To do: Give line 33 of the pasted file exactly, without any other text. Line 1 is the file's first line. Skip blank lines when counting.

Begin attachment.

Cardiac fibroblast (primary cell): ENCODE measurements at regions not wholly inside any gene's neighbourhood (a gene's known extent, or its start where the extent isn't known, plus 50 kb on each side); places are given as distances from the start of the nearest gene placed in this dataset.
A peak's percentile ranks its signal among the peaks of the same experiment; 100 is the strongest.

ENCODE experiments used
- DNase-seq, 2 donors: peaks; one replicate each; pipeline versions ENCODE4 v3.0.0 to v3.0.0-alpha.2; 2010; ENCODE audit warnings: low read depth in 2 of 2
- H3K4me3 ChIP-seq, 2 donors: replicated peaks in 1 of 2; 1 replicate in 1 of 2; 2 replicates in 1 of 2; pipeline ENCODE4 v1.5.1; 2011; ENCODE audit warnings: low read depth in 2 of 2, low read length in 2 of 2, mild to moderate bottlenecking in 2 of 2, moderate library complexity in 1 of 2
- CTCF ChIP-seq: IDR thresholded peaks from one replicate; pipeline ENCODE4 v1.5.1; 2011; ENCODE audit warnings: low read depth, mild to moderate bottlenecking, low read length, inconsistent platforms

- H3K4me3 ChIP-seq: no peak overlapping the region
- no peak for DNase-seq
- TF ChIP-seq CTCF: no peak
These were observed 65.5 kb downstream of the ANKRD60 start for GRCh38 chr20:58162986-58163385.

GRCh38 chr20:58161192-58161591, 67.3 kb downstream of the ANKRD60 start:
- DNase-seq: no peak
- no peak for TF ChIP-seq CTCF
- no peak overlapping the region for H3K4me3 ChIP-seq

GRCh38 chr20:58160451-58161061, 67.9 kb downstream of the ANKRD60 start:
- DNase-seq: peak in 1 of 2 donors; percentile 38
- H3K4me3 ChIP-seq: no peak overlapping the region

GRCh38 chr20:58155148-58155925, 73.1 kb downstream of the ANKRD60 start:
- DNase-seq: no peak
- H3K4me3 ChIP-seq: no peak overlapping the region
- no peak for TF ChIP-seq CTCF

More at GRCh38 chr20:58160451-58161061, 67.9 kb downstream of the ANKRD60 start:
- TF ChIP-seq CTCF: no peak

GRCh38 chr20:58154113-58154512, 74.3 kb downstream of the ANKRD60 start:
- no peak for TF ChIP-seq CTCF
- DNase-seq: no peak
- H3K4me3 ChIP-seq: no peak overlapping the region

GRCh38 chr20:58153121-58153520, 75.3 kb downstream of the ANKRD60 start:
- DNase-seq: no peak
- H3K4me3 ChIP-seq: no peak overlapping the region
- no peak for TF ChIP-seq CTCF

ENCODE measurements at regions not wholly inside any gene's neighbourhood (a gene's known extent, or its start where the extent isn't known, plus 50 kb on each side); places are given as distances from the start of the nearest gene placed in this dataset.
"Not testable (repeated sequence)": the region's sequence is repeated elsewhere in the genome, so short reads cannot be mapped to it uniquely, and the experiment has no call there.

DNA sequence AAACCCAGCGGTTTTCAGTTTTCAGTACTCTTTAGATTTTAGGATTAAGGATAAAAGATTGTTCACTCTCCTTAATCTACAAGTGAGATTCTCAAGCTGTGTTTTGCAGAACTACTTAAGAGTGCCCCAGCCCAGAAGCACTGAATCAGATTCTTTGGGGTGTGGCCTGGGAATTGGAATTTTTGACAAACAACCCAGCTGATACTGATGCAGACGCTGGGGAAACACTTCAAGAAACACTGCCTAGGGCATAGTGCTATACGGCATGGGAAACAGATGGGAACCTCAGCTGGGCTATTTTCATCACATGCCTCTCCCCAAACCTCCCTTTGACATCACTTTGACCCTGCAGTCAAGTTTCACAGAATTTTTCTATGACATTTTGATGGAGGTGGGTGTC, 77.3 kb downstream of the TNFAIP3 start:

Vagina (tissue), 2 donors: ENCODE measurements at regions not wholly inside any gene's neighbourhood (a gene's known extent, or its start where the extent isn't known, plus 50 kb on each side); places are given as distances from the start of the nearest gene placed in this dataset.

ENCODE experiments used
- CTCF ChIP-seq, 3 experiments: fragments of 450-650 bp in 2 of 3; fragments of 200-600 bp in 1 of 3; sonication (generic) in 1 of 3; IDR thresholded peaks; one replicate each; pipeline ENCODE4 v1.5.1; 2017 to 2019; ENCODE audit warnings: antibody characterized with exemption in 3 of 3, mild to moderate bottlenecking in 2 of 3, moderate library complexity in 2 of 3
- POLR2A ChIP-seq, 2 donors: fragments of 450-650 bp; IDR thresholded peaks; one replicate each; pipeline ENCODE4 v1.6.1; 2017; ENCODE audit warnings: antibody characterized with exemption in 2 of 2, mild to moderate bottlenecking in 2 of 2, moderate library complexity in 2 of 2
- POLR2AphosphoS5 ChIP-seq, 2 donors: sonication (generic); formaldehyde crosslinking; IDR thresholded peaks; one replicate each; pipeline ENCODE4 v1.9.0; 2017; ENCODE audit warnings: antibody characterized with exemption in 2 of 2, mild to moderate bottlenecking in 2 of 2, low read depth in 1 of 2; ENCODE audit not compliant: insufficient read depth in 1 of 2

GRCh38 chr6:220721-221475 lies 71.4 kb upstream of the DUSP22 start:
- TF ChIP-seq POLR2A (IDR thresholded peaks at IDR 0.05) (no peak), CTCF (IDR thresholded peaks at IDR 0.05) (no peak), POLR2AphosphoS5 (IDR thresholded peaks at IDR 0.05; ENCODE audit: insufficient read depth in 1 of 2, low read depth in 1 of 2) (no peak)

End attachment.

"Not testable (repeated sequence)": the region's sequence is repeated elsewhere in the genome, so short reads cannot be mapped to it uniquely, and the experiment has no call there.